Well, OK, if soft-compound rubber turns you on, but for proper bumper- to-bumper stuff Brands Hatch is the place to be today for two rounds of the Auto Trader RAC British Touring Car Championship which later in the season is set to be further enlivened by the arrival of a certain Nigel Mansell.
Predictability is not on this season's touring car agenda. In the six rounds so far, only one driver, 44-year-old David Leslie, in a Nissan Primera, has won twice, and there have been five different types of winning car.
What is more, the leader on points in the championship, James Thompson, a Yorkshireman in a Honda Accord, has not yet won a race. A new format in which there is a sprint of 25 laps followed by a longer feature race, including pit stops, has added spice to an already tasty formula.
Mansell is not actually driving this weekend, but has been doing a lot of testing in his Ford Mondeo and is committed to three real races starting at Donington on 14 June. The former Formula One World Champion got tired of being a former something at 44 and after several rumours about going back into Formula One proved to be false starts, he is temporarily committed to cars with lids on.
His practice sessions have tended to be more spectacular than spectacularly fast. These past few days at Brands he has generally been a second or so off the pace of the leaders but obviously enjoying himself immensely. As one of many veteran ex-Formula One drivers who have gravitated towards saloon car racing, he is in plentiful company when talking in that peculiarly Spitfire-pilotish way beloved of motor racing people of a certain age. He says he has had his "moments" in practice, which is not a comment on his fast laps, but of slewing the car off the circuit while grinning all over his face.
To think of Mansell as a bit past it is not only to underestimate the considerable residue of his ability to make any sort of car go exceptionally fast but an insult to the memory of Juan Fangio who was about the same age and still World Champion.
The imminent arrival of Mansell on the grid has reawakened the interest of several other of his oldish rivals, not least another ex-World Champion, Jodi Scheckter, 48, who Honda and Nissan are supposed to be interested in signing up for a few races. His age is not a problem, if Mansell and his fellow Ford driver Will Hoy link up this summer their combined years will be 89.
Mansell's task will be to restore Ford's prestige in a form of motor racing that relates to the family car. For the moment the well-organised Vauxhall team is the one he has been watching with most interest. He says that by comparison his Ford team is not up to scratch yet, and he has not made up his mind whether he wants to do a full season in the touring cars next summer. He hints, mysteriously about "other offers".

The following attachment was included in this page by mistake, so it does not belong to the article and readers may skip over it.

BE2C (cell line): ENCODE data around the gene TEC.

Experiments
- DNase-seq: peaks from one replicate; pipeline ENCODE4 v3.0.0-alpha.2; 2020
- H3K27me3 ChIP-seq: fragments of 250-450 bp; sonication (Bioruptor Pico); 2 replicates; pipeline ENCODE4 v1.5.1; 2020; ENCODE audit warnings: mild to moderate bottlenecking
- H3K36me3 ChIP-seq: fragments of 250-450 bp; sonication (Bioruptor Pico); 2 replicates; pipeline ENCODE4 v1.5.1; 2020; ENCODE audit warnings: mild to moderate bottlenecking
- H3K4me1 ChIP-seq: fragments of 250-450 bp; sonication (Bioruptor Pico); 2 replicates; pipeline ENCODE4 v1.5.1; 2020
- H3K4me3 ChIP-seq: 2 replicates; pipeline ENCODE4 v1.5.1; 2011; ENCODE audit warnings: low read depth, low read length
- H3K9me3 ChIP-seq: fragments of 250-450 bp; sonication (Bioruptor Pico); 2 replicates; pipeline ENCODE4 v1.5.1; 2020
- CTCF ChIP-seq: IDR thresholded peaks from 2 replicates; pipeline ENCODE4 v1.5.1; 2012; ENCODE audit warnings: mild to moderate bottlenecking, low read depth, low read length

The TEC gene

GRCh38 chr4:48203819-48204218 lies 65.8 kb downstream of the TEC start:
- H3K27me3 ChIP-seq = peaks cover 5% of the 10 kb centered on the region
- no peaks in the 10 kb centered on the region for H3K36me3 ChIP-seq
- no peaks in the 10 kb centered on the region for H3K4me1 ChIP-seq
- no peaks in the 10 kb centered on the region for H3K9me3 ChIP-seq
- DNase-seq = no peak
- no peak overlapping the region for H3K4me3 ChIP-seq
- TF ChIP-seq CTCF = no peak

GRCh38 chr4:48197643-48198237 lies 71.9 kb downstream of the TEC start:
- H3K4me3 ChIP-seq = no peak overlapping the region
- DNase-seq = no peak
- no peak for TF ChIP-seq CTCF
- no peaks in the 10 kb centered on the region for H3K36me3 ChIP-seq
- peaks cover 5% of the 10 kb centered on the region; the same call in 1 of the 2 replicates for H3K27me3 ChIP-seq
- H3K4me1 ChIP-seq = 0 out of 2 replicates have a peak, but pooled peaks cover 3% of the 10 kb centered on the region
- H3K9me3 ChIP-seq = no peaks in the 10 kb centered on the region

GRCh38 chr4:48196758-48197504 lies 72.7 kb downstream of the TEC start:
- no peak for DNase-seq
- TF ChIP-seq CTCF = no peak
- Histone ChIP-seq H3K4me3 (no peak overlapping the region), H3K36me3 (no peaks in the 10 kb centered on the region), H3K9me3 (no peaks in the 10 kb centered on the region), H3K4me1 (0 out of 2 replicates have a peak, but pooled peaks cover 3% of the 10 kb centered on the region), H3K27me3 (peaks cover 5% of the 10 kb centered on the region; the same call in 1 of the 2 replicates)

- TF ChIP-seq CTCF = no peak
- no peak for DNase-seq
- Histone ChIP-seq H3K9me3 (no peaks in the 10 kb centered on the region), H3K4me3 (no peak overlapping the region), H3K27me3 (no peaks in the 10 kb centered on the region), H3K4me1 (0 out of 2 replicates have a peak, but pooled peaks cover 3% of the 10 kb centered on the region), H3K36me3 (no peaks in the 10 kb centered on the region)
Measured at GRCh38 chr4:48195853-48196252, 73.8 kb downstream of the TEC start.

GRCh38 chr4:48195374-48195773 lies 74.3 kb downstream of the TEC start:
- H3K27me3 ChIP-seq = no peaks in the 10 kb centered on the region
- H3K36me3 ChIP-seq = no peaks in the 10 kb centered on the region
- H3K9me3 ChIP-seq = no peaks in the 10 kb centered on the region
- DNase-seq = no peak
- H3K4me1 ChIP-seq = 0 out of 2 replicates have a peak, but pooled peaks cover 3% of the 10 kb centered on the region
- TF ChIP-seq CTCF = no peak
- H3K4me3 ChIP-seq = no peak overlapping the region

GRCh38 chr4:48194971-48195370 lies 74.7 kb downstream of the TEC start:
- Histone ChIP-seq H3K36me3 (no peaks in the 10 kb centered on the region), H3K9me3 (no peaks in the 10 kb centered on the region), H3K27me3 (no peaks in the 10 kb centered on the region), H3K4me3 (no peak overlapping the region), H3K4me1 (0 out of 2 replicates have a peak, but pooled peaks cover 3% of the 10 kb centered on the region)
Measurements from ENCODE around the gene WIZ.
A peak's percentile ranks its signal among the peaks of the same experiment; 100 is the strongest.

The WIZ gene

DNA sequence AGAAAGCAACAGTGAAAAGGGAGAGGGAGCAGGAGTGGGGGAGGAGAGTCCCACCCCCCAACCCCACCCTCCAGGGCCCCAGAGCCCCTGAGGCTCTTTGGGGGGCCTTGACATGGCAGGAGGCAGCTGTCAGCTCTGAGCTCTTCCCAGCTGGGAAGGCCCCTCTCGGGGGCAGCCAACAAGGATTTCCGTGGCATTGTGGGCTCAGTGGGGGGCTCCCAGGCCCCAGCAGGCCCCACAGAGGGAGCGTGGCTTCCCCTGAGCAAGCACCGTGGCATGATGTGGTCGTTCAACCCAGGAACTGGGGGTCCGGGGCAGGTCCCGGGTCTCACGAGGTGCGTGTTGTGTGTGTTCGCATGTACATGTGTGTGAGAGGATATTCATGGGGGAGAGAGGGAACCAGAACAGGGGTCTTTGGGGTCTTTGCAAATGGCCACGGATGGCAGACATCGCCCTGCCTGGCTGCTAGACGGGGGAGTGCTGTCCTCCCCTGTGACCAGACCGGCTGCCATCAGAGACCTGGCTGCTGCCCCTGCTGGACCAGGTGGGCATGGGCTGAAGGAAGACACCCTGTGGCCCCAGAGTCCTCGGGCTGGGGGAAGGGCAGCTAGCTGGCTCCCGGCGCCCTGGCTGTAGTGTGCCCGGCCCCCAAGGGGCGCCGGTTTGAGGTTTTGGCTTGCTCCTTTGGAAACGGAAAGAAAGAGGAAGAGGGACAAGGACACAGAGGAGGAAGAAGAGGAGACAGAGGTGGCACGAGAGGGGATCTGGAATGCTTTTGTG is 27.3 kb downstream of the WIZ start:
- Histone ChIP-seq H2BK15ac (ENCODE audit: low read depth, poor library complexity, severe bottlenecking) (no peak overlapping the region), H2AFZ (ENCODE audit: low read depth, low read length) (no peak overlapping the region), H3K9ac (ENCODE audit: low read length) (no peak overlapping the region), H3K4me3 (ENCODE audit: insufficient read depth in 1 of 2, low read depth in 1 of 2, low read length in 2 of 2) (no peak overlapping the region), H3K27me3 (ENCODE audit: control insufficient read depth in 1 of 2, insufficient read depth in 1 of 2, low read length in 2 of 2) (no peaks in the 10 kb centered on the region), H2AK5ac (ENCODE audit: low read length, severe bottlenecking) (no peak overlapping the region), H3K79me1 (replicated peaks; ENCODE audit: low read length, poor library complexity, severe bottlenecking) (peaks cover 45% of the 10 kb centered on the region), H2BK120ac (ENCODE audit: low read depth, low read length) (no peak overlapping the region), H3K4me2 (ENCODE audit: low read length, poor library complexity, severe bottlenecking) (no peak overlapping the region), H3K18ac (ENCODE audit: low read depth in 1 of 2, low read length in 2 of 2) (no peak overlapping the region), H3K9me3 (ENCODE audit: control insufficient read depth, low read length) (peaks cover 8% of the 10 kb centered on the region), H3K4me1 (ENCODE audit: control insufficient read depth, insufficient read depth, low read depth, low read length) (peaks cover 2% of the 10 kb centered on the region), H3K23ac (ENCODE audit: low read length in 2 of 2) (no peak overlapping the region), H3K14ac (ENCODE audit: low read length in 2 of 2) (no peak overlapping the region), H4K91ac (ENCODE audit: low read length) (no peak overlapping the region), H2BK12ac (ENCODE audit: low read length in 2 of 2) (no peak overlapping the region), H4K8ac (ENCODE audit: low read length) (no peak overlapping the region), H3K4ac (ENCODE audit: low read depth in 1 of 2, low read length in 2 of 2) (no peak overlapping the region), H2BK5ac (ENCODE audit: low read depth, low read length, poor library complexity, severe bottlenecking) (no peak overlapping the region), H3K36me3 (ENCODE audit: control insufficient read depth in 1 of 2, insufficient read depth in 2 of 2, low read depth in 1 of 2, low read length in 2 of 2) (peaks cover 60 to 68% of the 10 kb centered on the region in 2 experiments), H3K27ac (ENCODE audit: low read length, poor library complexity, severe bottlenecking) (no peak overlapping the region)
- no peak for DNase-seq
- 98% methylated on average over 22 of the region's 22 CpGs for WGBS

But what is beyond doubt is the esteem in which he is held by the British crowds. However dour he may have seemed off the track, on it he was Union Jack personified. Motor racing badly needs drivers who arouse a passionate following, even if they only drive family transporters at unsociable speeds.
Top speeds in the hot sunshine yesterday hovered just under 100 mph and promised more paint-scrapingly close races today. Sweden's Rikard Rydell, in a Volvo S40, had a slight advantage over Britain's Anthony Reid in a Nissan Primera in practice for the "feature" race, but the top 15 drivers were divided by less than a second.
Getting on the front of the grid at Brands is always of paramount importance since overtaking is difficult, which is one of the reasons why mandatory pit stops with a change of two tyres have been introduced. Today, Thompson will start the longer race on the second row alongside the defending champion, Alain Menu, who nevertheless qualified only 0.449 seconds behind Rydell.
Rydell will also start on pole ahead of Reid, after being quickest over a single "one-shot showdown" lap yesterday. This is also part of the new format allowing drivers to warm up over a single lap then be timed over another.
Curiously Will Hoy, who had his qualifying tie for today's longer race disregarded after a technical infringement, held fastest qualifying time for the sprint until Rydell, Reid and Thompson went quicker despite an oily track.Reuse content